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Curriculum & Instruction Webinar

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Curriculum & Instruction Webinar

October 18, 2013

- Understand the process and progress of Curriculum Development in Cabarrus County Schools.
- Understand the connection between the CCS Curriculum Documents and the PLC process.
- Identify the components of the Curriculum Documents and how they drive instruction.

OUR BELIEFS

Learning

Principles

impact

Resources & Activities

WHAT WE TEACH

ENDRESULTS of TEACHING

HOW WE TEACH

CURRICULUM

Standards

Instruction

- Road map
- Year long plan
- Unit plans

- North Carolina Standard Course of Study
- CCSS
- NC ES

- Daily lessons
- Strategies
- Student experiences

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- It makes sense
- Logical progression
- Effectively organized

- It can be done

- Every student
- Every class
- Every school

- Discussions will align with the CCS curriculum documents.
- Discussions will be centered on a more natural collaborative process developed based on the work of successful PLCs in Cabarrus County.

Step 1: Desired Outcomes

- Time Frame
- This conversation should occur approximately 14 days before the unit is scheduled to begin. The conversation will probably last 30 minutes.
- Items Needed
- A copy of the standards aligned to this unit. These are attached to the curriculum map.
- The stage 1 document for this unit
- Learning principles
- Unpacking documents
- Items NOT Needed
- Examples of activities for students
- Lesson plans
- Student work

- Focus question for this discussion
- Based on the enduring understandings, essential questions, and standards, what should students know, understand, and be able to do over the course of this unit?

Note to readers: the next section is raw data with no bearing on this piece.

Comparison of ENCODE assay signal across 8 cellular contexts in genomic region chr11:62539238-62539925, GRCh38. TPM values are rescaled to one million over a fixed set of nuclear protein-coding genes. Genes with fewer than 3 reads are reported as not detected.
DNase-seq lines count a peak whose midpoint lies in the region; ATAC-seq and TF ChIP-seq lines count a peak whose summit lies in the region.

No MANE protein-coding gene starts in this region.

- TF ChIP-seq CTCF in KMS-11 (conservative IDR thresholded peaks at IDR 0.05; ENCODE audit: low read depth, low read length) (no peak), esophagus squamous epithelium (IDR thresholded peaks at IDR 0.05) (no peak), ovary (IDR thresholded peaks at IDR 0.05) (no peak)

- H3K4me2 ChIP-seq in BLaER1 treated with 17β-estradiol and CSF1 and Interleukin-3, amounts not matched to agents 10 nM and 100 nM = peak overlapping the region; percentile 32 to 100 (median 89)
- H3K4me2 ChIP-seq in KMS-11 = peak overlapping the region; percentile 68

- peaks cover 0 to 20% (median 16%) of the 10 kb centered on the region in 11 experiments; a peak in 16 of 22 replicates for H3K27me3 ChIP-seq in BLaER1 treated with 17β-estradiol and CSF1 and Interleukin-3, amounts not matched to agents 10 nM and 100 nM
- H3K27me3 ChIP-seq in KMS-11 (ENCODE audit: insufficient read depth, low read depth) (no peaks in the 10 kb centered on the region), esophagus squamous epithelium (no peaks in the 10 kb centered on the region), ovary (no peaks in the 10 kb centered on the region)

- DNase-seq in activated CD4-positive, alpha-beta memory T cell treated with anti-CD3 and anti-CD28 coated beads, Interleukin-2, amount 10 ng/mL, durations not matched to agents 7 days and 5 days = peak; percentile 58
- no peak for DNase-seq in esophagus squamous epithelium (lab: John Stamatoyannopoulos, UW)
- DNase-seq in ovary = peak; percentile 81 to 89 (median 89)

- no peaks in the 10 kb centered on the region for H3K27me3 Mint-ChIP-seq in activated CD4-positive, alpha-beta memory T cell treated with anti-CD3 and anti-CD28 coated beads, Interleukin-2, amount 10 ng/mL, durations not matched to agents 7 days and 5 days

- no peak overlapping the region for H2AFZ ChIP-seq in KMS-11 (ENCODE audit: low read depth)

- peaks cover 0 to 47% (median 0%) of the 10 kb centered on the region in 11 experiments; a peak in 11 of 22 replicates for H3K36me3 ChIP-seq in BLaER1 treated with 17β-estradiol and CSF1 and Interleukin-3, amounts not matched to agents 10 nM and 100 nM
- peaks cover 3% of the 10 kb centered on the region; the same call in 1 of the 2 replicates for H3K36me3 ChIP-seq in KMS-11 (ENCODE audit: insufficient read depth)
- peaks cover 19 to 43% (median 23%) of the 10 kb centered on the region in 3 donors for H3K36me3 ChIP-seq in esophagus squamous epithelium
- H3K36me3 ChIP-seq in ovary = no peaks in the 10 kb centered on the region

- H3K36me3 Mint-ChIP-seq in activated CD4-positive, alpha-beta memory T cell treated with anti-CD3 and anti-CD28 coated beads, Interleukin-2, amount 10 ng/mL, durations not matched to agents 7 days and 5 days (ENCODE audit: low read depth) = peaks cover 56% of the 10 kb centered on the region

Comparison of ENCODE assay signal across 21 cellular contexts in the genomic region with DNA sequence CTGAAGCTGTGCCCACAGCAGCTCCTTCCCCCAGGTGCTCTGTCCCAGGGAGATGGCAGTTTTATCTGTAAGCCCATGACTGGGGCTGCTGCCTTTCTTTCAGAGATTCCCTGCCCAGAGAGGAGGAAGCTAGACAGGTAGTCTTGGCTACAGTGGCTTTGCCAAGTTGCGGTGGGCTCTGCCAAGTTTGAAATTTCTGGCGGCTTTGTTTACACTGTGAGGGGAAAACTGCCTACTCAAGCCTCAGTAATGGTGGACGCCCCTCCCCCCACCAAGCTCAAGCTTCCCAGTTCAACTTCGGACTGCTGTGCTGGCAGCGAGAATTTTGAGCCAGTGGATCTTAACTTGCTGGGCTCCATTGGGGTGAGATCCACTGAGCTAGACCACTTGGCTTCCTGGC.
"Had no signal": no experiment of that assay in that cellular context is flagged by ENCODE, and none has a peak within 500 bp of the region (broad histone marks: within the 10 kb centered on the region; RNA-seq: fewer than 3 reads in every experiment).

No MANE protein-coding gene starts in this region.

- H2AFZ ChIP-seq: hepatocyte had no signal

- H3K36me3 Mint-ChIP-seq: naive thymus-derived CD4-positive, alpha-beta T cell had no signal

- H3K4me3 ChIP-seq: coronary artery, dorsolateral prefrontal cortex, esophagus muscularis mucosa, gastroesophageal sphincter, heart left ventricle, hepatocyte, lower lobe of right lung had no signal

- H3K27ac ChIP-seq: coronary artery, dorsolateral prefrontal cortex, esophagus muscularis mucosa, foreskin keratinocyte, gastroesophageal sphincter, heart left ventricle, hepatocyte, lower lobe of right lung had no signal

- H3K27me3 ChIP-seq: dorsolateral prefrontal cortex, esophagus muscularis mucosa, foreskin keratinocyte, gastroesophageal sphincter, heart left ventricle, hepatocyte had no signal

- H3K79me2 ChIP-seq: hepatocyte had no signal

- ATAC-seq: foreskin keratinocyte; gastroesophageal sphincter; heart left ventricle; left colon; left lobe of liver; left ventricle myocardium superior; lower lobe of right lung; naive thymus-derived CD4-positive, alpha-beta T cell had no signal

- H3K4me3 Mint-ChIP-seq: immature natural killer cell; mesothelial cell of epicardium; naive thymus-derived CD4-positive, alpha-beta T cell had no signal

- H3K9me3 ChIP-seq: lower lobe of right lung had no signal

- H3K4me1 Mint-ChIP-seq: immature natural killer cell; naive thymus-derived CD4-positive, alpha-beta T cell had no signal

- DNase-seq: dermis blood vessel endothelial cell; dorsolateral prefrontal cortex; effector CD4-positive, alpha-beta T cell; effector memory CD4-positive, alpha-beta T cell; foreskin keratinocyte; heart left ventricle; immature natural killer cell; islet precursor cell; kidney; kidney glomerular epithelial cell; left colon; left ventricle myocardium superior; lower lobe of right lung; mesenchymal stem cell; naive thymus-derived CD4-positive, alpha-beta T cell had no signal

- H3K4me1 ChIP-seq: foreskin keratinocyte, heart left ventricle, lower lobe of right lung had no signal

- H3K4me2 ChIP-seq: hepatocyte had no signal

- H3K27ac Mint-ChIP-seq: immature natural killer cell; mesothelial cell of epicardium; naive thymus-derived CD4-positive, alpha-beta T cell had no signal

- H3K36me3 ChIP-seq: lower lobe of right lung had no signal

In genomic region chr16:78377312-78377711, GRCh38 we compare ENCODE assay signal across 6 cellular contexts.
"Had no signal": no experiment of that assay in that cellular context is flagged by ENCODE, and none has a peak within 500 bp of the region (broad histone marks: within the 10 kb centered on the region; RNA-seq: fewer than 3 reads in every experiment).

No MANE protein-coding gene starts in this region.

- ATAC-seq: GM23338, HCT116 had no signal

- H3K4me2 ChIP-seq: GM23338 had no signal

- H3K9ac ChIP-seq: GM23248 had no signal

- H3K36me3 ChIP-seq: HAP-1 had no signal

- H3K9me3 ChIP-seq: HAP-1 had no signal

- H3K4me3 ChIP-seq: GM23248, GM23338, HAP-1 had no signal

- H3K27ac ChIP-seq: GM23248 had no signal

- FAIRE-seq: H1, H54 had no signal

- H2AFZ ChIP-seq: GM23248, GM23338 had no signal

- Facilitative Questions/Statements to Guide Discussion
- What is our focus for this discussion? (PLC members should understand this discussion must center on the desired outcomes. They should be discussing what students will know, understand, and be able to do at the end of the unit. They will not discuss what students will be doing during the unit. That discussion will happen later.)
- Let’s do a close read of the standards for this unit.
- What exactly do the standards call for?
- Let’s do a close read of the enduring understandings and essential questions from the stage 1 document.
- What do these statements call for?
- Let’s look at the acquisition portion of the stage 1 document.
- What content, concepts, and skills will students master?

Stage 2: Acceptable Evidence

- Time Frame
- This conversation should occur approximately 10 to 14 days before the unit is scheduled to begin.
- Items Needed
- The standards aligned to this unit
- The Stage 1 and Stage 2 components of this unit
- The “Know, Understand, and Be able to do” graphic organizer created in the first conversation, if applicable
- Learning principles
- Items NOT Needed
- Examples of activities for students
- Lesson plans
- Student work
- Commercially prepared tests and/or test banks

- Focus Question for this Discussion
- What are the various ways students could prove proficiency in regard to the standards, understandings, and/or knowledge and skills?
- Facilitative Questions/Statements to Guide Discussion
- Based on our earlier conversation, what is it we expect students to know, understand, and be able to do?
- What are ways students might demonstrate this knowledge, understanding, and skills?
- What formative evidence are we going to be looking for in our classrooms on a daily basis? What will students be doing? What can we listen for? What will we observe? Where do we need additional evidence?